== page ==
Do you see how simple it suddenly became?
That is because of the property of hexadecimal numbers that you can just put one next to the other and get a "concatenated" number.

I only needed to know this to successfully write the solution and if you would ask that exercise like 10 years ago when I was in collage, I would solve it with ease. but due to lack of usefulness (for me) the hex math slipped my mind.
I am pretty sure I wont forget that now. :D
• 01-20-2009
DaveH
Quote:

Originally Posted by kroiz
that is the easy part, at least for me.
I just did not did not realise that putting 0x11 in the first byte of a short and 0x11 in the second byte produce 0x1111 and that *is* hex math. it does not work this way for base 10.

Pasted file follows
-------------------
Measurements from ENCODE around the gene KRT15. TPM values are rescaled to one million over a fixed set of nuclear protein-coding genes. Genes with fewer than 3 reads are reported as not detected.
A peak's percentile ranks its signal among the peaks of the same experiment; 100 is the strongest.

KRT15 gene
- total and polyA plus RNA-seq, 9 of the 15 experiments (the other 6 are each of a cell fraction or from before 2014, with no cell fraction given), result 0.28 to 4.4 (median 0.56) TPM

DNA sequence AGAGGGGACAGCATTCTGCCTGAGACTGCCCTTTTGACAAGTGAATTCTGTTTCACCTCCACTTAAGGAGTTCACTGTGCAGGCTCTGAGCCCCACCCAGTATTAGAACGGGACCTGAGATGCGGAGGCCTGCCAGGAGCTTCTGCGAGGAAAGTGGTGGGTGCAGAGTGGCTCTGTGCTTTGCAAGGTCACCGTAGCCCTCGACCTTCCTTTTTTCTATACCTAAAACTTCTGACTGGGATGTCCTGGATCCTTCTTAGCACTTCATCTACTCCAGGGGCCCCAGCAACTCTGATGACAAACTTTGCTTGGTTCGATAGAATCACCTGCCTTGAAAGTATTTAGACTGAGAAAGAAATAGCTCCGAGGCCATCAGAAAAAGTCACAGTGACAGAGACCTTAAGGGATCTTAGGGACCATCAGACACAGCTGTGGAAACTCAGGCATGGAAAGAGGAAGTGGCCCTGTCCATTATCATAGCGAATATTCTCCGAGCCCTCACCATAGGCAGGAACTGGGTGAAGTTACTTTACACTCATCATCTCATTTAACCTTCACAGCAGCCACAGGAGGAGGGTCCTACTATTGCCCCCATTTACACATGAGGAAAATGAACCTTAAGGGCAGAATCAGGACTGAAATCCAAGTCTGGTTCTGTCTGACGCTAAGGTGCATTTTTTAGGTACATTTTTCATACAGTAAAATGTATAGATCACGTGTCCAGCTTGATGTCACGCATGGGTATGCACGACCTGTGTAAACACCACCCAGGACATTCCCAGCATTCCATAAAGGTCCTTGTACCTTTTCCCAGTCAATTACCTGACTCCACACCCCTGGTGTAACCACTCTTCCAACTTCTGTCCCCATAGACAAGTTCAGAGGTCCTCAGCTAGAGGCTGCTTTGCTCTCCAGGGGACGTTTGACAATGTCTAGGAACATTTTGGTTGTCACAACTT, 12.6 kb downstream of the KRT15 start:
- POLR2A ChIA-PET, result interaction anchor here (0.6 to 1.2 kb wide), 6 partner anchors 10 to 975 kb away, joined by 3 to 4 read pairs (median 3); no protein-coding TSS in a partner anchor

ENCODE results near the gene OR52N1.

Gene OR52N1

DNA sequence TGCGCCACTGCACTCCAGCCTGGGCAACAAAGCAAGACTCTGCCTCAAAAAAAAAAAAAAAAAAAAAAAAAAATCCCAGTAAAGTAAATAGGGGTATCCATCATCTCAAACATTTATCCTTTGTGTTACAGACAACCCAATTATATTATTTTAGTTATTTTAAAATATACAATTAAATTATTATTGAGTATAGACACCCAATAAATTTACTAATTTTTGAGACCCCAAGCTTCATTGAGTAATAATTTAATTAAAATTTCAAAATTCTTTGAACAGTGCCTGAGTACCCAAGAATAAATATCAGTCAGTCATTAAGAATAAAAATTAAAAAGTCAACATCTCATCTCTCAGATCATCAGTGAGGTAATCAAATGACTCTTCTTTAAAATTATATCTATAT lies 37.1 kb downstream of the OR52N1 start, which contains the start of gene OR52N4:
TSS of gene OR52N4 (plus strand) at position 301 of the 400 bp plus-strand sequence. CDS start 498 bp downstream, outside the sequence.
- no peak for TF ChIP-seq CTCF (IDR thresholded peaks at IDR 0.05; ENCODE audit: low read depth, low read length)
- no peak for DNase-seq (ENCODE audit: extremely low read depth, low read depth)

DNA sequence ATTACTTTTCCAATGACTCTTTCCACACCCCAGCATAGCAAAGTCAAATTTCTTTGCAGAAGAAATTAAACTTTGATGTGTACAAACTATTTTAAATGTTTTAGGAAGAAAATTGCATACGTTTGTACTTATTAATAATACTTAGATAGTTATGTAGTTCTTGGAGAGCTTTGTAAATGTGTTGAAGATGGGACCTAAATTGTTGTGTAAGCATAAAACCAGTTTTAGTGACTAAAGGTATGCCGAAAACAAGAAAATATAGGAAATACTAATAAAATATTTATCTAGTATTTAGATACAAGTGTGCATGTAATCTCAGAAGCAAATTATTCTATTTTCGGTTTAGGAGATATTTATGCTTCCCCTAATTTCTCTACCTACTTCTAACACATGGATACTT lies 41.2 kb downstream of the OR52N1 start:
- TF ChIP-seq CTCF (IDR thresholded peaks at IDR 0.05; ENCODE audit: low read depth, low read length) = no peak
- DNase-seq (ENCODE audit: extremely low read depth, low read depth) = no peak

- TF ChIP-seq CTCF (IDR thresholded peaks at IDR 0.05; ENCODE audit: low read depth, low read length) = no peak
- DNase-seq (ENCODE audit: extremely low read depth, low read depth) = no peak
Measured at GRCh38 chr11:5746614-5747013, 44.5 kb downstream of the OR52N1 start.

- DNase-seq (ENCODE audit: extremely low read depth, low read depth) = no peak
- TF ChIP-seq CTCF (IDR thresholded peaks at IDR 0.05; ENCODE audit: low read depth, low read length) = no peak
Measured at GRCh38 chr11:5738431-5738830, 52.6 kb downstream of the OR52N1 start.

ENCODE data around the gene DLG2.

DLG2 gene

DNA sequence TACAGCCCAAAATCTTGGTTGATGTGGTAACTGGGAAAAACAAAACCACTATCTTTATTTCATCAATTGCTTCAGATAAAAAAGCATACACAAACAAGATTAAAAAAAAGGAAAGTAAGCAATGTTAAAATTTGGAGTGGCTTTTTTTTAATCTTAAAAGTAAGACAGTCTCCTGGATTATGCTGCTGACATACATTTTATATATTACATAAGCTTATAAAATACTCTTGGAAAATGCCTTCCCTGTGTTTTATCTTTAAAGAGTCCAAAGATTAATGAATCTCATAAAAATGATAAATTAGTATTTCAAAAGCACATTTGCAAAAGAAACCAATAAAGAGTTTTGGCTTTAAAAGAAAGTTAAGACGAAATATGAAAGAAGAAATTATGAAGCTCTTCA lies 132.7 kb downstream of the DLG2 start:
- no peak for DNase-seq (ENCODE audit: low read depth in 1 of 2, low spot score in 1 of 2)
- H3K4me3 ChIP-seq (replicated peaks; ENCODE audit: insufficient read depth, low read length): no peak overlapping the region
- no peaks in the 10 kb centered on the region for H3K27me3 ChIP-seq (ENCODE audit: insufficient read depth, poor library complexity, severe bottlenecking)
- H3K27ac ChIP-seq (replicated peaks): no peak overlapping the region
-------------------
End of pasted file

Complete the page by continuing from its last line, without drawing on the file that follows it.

and to tell the truth I doubt that base on this question you can judge a candidate match for a c++ job.

I'm still at a loss as to what shifting 0x11 has to do with this problem. The only thing you are printing is the value of the pointers, the address they point to. The output will be different on different computers because the address of buff[] will be different on them. Basically, the interviewers wanted you to demonstrate that you understood how the pointers would move through the buffer.

* * indicates which address the pointer is pointing to.
For the long * :

1. *0x11*, 0x11, 0x11, 0x11, 0x22, 0x22, 0x22, 0x22, 0x33, 0x33, 0x33, 0x33
2. 0x11, 0x11, 0x11, 0x11, *0x22*, 0x22, 0x22, 0x22, 0x33, 0x33, 0x33, 0x33